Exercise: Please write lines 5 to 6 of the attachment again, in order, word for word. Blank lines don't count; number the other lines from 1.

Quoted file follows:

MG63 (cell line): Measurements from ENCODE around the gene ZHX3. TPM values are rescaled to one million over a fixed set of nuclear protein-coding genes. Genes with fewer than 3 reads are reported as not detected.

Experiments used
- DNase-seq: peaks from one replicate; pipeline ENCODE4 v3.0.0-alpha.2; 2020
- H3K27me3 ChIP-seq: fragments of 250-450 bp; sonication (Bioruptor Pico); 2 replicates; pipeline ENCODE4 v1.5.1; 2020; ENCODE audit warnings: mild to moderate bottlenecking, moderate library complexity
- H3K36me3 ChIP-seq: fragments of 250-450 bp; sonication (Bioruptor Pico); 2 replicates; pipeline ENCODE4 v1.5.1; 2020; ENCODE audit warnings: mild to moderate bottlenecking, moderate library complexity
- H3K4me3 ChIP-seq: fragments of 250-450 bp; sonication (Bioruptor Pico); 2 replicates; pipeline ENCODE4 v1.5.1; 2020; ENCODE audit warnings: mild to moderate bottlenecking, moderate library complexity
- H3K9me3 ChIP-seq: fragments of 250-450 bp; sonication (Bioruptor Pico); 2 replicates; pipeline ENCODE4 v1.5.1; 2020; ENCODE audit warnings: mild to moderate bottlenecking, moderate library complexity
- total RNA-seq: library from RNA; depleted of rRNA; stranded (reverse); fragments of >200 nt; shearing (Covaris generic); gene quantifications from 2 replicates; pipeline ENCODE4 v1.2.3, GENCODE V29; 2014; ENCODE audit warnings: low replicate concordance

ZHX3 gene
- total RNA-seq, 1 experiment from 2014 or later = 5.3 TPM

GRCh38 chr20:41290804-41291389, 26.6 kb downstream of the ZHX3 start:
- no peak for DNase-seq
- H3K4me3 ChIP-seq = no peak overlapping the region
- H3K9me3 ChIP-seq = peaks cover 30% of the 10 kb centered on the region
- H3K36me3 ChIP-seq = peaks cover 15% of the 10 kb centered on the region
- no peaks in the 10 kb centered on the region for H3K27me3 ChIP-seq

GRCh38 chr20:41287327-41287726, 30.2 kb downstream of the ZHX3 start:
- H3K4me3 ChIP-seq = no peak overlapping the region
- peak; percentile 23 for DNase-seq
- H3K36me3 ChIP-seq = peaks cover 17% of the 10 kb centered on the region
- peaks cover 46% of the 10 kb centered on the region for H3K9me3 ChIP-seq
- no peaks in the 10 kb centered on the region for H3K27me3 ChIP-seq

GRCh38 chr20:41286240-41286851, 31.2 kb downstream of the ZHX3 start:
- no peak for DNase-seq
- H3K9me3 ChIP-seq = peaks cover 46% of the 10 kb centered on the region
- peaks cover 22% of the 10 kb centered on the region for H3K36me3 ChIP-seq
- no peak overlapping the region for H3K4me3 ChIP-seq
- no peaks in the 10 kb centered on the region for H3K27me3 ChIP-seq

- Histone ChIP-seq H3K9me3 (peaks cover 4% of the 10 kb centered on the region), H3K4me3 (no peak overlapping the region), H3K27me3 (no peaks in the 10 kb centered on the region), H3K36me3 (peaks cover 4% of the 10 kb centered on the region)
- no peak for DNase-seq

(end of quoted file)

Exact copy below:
- H3K36me3 ChIP-seq: fragments of 250-450 bp; sonication (Bioruptor Pico); 2 replicates; pipeline ENCODE4 v1.5.1; 2020; ENCODE audit warnings: mild to moderate bottlenecking, moderate library complexity
- H3K4me3 ChIP-seq: fragments of 250-450 bp; sonication (Bioruptor Pico); 2 replicates; pipeline ENCODE4 v1.5.1; 2020; ENCODE audit warnings: mild to moderate bottlenecking, moderate library complexity